A teardown of the U1 chip in the iPhone 11 confirmed that Apple was designed.
iFixit states that the Apple chip has a different design from the DW1000, but uses the same standards and is compatible with third-party devices that use the Decawave chip. A teardown of Decawave and TechInsights ‘ Apple U1 chip confirms that Apple has developed its own technology.
The company shared the news in a blog post.
Apple has spent the last decade becoming a chipmaker. Now they offer the A, M, W, H, T and S series of processors and coprocessors on their devices. The U1 wireless processor is the latest addition, which appears in the new line of iPhone 11. Originally meant to be licensed by Decawave, the chip is actually developed by Apple. In a statement, Decawave told us that “Apple-designed its 802.15.4z compliant chipset, which will be interoperable with Decawave.” The TechInsights technician who dismantled the Decawave package told us that their analysis shows that Apple’s U1 chip is “absolutely different” compared to the DW1000.
The U1 chip uses a variant of Wi-Fi, but in a frequency range that is not used by many others.
Within the UWB frequency spectrum, it can use huge 500 MHz channels. It’s a huge leap from Wi-Fi channels at 20 MHz and bad channels at 2 MHz to Bluetooth. This helps drastically with bandwidth, speed and latency.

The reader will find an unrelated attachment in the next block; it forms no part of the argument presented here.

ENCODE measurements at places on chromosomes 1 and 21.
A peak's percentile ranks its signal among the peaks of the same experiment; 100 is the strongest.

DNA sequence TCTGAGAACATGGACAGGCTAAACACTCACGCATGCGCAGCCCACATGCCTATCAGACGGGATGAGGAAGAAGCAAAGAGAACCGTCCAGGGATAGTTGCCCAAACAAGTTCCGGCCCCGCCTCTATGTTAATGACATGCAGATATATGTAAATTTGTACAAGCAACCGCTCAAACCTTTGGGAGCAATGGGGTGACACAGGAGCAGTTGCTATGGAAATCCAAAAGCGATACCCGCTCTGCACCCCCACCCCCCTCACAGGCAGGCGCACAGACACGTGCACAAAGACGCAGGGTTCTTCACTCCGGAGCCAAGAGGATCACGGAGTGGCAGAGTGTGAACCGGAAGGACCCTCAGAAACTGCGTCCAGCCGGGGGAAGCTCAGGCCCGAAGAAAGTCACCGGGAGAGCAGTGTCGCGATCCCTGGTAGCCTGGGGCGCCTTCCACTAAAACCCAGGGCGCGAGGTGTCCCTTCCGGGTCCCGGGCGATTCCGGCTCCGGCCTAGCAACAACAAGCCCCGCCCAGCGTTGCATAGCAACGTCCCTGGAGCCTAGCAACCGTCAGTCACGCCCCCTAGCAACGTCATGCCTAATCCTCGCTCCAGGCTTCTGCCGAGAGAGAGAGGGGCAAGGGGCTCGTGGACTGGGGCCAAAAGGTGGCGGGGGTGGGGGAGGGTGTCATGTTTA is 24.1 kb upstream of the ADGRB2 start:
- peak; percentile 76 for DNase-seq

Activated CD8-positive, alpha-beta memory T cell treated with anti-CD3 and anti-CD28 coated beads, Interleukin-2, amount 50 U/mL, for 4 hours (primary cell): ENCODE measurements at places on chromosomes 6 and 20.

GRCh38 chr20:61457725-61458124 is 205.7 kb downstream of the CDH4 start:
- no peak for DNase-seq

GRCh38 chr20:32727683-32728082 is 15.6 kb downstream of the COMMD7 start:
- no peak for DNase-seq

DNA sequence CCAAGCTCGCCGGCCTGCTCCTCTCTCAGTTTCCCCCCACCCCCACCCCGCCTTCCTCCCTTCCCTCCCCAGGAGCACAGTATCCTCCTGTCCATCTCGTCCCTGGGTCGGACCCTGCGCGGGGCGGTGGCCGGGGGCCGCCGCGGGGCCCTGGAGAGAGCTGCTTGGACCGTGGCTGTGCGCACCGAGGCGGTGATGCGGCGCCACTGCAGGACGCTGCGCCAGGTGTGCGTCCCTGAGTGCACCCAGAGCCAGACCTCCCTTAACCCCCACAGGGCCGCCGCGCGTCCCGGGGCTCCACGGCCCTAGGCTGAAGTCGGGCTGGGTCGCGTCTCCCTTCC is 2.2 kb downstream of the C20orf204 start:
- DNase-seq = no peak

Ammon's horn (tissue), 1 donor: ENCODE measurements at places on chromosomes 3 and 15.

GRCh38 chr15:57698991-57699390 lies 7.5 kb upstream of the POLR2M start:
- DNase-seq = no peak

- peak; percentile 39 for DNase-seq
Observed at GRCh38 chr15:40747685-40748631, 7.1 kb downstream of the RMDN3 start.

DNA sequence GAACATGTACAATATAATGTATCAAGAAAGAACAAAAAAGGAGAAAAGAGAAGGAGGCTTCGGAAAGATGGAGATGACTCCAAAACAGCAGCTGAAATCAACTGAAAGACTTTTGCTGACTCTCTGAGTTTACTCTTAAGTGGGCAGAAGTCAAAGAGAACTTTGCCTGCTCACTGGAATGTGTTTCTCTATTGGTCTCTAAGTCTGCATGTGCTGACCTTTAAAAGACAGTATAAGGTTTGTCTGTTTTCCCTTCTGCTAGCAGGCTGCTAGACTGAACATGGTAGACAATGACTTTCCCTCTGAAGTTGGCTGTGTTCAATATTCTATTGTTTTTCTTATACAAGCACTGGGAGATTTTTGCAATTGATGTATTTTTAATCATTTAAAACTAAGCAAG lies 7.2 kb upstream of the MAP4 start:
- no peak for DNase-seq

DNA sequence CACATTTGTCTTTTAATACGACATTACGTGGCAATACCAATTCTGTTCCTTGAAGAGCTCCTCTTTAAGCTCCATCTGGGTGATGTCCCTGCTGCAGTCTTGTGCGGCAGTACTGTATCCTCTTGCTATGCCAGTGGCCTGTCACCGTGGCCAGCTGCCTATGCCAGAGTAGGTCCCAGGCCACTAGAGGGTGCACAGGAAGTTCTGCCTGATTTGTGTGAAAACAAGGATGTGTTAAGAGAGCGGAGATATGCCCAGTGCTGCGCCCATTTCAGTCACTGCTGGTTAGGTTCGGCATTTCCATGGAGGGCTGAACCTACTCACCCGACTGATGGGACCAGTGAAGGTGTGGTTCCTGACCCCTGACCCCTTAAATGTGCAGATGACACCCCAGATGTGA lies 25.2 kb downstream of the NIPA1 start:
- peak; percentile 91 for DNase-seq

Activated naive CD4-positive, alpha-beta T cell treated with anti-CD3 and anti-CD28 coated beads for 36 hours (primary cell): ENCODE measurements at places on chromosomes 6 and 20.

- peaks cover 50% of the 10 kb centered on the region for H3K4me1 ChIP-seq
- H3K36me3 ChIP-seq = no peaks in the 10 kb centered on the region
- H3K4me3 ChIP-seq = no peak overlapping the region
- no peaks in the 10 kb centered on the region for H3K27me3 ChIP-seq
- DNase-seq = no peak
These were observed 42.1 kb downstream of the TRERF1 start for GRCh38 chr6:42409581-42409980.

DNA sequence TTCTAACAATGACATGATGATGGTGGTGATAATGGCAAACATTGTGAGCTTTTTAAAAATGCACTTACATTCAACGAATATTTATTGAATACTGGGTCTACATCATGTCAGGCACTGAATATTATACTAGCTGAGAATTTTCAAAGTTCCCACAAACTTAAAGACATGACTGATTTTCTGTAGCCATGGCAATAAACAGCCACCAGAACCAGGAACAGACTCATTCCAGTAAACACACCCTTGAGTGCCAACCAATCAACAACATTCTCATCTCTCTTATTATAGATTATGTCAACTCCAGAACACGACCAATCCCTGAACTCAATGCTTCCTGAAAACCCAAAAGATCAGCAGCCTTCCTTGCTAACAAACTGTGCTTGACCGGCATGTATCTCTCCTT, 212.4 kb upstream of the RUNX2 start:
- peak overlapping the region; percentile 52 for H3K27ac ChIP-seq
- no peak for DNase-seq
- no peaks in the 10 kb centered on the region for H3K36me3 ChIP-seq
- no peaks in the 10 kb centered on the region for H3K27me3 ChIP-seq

“Given that bandwidth is so wide, you can practically eliminate the 2.4 GHz problems,” says Sanitate. The 2.4 GHz frequency spectrum is overwhelmed by a multitude of different devices throughout the home, including Wi-Fi, Bluetooth and ZigBee devices, as well as cordless phones, car alarms and microwave ovens. UWB uses higher frequency ranges that are not so overwhelmed. “There’s really nothing in that space,” says Sanitate. “Some Wi-Fi uses 5 GHz, but above 5 GHz there’s really nothing.”
Interestingly, although Apple’s chip adheres to the ultra-wide band (UWB) standard, making it compatible with similar chips in other devices, Apple does not appear to be a member of the UWB Alliance. Current members include iRobot, Hyundai and Kia.
The U1 chip should be used to locate Apple tags, an unannounced version of a tile-like tracker. However, the chip could do much more, including enabling smarter smart blocks.